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Common household chemicals toxic to Hashimoto’s hypothyroidism patients

health effects household chemicals copy

It’s amazing how toxic the standard American household is. Chemicals that are toxic to the thyroid, brain, immune system, hormonal system, liver, and more are in virtually every household and body product used by the average person. When seeking to manage your Hashimoto’s hypothyroidism, it’s important to “go green” and use non-toxic house and body products.

When managing Hashimoto’s hypothyroidism, you need to remove as many burdens to the immune system as possible. Toxic loads are stressful and promote inflammation, which in turn promotes Hashimoto’s. Research has found links between toxins and Hashimoto’s hypothyroidism.

Check out the effects these products have on the human body:

Dish soaps, detergents, fabric softeners, air fresheners, soaps, shampoos, perfumes, skin creams, etc.: The fragrances in these products contain phthalates  which have been shown to lower sperm counts, cause early puberty in girls, raise the risk of cancer and lung problems, and harm the organs. Go for unscented versions of these products or those made with essential oils. You can also make your own household cleaners very easily and cheaply.

Spot removers, upholstery and carpet cleaners, and dry cleaning solutions: These products contain perchloroethylene, or PERC, which is toxic to the brain and increases the risk of cancer. Go for non-toxic stain removers and dry cleaning services.

Antibacterial soaps and hand sanitizers: These products contain triclosan, which was first registered as a pesticide. Triclosan promotes the development of drug-resistant bacteria, is a carcinogen, and disrupts hormone regulation. Wash your hands with a non-toxic soap and look for a non-toxic hand sanitizer.

Fabric softener liquids and sheets: These contain quats, or quarternary ammonium compounds. Quats are another type of anti-bacterial compound that promote drug-resistant bacteria. Quats are also linked with respiratory disorders and are well known triggers of illness in those with chemical sensitivities. Vinegar, essential oils, and the use of wool dryer balls are great ways to soften your clothes naturally and prevent polluting the air inside and outside your home.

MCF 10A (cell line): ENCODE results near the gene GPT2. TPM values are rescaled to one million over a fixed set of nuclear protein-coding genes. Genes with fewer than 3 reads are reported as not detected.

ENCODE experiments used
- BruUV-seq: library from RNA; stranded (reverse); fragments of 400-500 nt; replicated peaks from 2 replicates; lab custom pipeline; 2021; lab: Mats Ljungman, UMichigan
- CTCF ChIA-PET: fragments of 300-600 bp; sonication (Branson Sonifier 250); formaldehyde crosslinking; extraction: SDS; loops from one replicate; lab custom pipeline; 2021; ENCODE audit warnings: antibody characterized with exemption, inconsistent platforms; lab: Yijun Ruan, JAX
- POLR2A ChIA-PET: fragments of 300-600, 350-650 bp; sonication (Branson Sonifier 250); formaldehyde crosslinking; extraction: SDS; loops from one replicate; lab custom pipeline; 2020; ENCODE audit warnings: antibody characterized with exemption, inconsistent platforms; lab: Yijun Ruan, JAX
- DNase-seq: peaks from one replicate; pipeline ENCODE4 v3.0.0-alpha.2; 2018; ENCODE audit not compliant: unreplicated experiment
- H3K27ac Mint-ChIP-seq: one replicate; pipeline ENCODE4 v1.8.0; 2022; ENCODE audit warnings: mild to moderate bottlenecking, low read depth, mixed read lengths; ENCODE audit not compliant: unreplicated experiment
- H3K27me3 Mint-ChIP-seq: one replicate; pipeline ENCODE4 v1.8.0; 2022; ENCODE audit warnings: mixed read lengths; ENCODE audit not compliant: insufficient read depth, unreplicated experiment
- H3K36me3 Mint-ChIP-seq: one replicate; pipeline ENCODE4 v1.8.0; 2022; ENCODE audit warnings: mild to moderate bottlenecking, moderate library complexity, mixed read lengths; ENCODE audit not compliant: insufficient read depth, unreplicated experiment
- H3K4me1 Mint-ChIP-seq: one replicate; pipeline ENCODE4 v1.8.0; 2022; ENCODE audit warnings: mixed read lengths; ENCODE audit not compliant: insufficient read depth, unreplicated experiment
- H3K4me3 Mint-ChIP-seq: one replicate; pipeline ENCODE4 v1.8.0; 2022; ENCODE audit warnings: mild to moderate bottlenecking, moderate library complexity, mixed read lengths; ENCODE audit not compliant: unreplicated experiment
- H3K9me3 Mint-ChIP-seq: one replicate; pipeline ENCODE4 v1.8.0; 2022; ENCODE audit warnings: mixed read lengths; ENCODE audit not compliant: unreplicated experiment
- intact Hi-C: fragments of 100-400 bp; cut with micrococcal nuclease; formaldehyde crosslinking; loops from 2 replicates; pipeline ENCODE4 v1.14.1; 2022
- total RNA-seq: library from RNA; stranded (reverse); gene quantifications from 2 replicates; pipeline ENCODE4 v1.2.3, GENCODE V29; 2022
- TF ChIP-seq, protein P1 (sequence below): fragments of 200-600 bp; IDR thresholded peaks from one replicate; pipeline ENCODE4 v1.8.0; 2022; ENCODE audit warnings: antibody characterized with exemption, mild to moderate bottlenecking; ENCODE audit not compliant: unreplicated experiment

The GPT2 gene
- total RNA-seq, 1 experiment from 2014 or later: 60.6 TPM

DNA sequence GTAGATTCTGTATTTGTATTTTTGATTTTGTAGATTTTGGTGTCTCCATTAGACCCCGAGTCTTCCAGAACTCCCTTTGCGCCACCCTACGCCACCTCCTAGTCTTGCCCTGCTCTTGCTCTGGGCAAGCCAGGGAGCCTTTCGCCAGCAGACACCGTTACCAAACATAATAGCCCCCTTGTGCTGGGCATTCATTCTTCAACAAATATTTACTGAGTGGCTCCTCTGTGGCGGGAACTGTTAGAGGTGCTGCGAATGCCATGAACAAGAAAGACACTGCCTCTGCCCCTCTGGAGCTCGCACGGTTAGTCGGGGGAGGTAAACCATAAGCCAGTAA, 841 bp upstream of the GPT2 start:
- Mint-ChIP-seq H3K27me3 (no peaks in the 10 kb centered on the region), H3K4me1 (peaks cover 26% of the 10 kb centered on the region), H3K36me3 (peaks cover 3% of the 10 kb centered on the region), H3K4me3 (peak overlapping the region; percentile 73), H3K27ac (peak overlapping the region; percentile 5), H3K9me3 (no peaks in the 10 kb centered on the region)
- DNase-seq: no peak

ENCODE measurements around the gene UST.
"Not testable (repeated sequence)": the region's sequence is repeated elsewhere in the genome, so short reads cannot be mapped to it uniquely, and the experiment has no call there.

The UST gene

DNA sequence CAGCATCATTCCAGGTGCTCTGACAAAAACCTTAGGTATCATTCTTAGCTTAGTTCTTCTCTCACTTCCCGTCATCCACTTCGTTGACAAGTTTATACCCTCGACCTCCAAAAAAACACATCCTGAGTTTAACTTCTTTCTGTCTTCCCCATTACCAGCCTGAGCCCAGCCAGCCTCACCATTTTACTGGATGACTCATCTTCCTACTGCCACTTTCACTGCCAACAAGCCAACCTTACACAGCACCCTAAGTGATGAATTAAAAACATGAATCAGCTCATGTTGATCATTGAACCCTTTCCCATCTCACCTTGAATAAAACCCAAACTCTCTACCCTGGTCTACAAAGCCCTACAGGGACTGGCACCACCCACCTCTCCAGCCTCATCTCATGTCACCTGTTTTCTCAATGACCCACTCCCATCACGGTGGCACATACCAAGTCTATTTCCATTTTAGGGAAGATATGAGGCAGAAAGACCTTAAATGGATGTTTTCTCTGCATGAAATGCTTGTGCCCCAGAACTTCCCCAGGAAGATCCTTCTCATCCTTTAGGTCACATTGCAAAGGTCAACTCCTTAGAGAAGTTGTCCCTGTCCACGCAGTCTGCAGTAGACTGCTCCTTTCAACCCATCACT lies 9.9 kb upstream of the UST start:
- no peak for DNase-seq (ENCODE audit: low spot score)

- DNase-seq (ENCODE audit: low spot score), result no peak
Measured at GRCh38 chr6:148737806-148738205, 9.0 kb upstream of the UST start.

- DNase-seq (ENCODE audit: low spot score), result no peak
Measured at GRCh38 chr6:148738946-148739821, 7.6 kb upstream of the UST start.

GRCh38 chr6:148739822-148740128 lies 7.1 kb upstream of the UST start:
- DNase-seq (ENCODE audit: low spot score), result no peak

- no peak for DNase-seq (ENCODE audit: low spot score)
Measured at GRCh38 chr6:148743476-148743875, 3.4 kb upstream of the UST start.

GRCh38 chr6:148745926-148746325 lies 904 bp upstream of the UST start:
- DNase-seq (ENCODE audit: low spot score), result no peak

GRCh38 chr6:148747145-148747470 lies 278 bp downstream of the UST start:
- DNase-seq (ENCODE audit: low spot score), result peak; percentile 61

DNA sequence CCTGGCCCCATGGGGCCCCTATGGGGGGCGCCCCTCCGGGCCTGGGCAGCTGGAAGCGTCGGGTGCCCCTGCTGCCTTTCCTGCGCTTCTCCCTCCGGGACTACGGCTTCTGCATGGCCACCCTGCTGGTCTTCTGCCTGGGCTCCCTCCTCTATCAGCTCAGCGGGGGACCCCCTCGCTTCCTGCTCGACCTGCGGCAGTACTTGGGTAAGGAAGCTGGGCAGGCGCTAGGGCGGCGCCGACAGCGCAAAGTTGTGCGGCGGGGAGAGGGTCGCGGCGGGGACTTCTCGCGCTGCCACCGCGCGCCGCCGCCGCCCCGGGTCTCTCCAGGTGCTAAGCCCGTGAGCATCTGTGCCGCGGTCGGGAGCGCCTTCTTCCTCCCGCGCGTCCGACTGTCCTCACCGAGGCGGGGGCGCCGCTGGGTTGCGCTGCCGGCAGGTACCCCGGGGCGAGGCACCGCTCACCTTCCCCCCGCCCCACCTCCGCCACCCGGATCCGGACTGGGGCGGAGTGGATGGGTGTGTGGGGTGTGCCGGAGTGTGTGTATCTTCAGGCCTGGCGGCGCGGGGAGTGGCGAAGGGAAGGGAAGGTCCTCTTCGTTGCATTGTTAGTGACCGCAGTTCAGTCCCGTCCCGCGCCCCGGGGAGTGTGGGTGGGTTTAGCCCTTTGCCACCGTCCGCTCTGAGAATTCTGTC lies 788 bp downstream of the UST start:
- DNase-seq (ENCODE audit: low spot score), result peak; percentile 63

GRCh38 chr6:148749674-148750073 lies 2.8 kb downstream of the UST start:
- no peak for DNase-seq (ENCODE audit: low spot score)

(Here’s a neat tip if you’d like to get the toxic reek of fabric softener or other perfumes out of your clothes: put the item in a bag with activated charcoal for as long as necessary. Activated charcoal is great at absorbing unwanted odors.)

These are just a few examples of toxic chemicals lurking in everyday products most people and their children use. You also have to consider artificial flavors, colors, and preservatives in foods and beverages, which introduces a whole other world of toxins to the human body. Oh, and don’t forget chemicals and pollutants in our water and air.

All of these things make it no mystery as to why autoimmune diseases such as Hashimoto’s hypothyroidism are so prevalent today, affecting more than 23.5 million people in the U.S.  The online course I’m developing has an entire section devoted to explaining how these toxins can affect your immune system and how to better deal with them.

Our environment contains more than 85,000 synthetic chemicals  yet only a handful of them have been tested. Toxins have been linked with the explosion in the rates of autoimmunity such as Hashimoto’s hypothyroidism and even autism, which is increasingly being recognized as neurological autoimmunity.

Toxins are also a problem for the growing number of people dealing with chemical sensitivities, who get sick when exposed to different synthetic chemicals.

Our bodies were simply not designed to handle such a heavy toxic burden, which has been shown to begin in the womb. The best thing you can do for your Hashimoto’s hypothyroidism and your children’s health is remove toxins as much as possible from your life and your budget (so companies take notice) and use natural alternatives instead.

Fortunately, through an autoimmune diet, exercise, spending time in nature, good hydration, and using anti-inflammatory compounds such as glutathione precursors (the body’s master antioxidant), we can mitigate the effects of toxins on the body and help better manage Hashimoto’s hypothyroidism.

Ask my office for more information on how to help protect your body from toxins and manage your Hashimoto’s hypothyroidism.  And please consider this online course for in-depth detox information and treatment.

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